The United Nations Operation in Somalia was established by General Assembly Resolution 751 in April of 1992.


The UNOSOM was established to support peacekeeping missions in Somalia. In accordance with the agreements reached with the two main Somali factions in Mogadishu, a cease-fire in the capital was to be monitored by a group of fifty unarmed uniformed United Nations military observers. The observers were to be deployed along the demarcation line separating Mogadishu into two zones. As for humanitarian asistance, the security personnel envisaged in the agreement were to provide protection and security for UN personnel, equipment and supplies at the port of Mogadishu and to escort deliveries of humanitarian supplies from there to distribution centers in the city and its immediate environs. They were also to provide security for UN personnel, equipment and supplies at the airport in Mogadishu. They were to provide UN convoys of relief supplies with a sufficient ly strong military escort to deter attack and were authorized to fire in self-defense as a last resort if deterrence should not prove effective.

On August 28, 1992 the Security Council, by its Resolution 775, authorized an increase in strength of UNOSOM of four additional UN security units for the protection of the humanitarian convoys and distribution centers throughout Somalia. Several of the Somali de facto authorities refused to agree to the deployment of UN troops, and as a result only one battalion of military observers was deployed to Mogadishu. Relief ships were blocked from docking and some were shelled. Air and sea ports came under fire, resulting in non-delivery of relief supplies to areas where the need was the most acute.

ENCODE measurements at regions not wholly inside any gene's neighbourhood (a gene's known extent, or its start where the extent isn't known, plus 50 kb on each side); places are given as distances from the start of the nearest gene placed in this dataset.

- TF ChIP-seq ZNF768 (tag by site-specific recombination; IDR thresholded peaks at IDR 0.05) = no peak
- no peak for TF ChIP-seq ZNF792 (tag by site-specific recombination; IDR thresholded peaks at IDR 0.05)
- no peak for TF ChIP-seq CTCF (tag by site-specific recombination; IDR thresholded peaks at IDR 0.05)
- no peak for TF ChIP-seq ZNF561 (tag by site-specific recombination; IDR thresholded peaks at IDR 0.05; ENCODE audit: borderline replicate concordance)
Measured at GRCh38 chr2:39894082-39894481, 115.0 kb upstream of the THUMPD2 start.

On December 3, 1992 the Security Council authorized the use of all necesary means to establish a secure environment as soon as possible for humanitarian and relief operations in Somalia. The first elements of the United Task Force spearheaded by the United States were deployed in Mogadishu on December 9, 1992. Once their task was accomplished, the military command was handed over to the United Nations. Meanwhile, UNOSOM remained fully responsible for the political aspects and humanitarian assistance to Somalia.


Eligibility for this medal extended from 1992 to March 30, 1995.


The United Nations Medal with this ribbon design was awarded to personnel of the Armed Forces of the United States who served for a period of not less than six months


The design of the medal was specified by the United Nations.


The order of precedence for wearing the United Nations Medal is set by the national government of the recipients. In the case of the United States, this medal is worn after the UN Korean Medal and before the NATO Medal for "Former Yugoslavia."


Additional awards of any United Nations medal are denoted by bronze stars.


The is the standard United Nations medal. The emblem of the United Nations is shown in the center of a bronze medallion. Above this emblem are the letters UN in the twelve o'clock position.


The reverse bears the inscription IN THE SERVICE / OF PEACE in two lines in the center of the medal.


The background of this ribbon is buff (symbolizing the desert), with a center stripe of United Nations blue flanked by narrow stripes of dark green (symbolizing hope).


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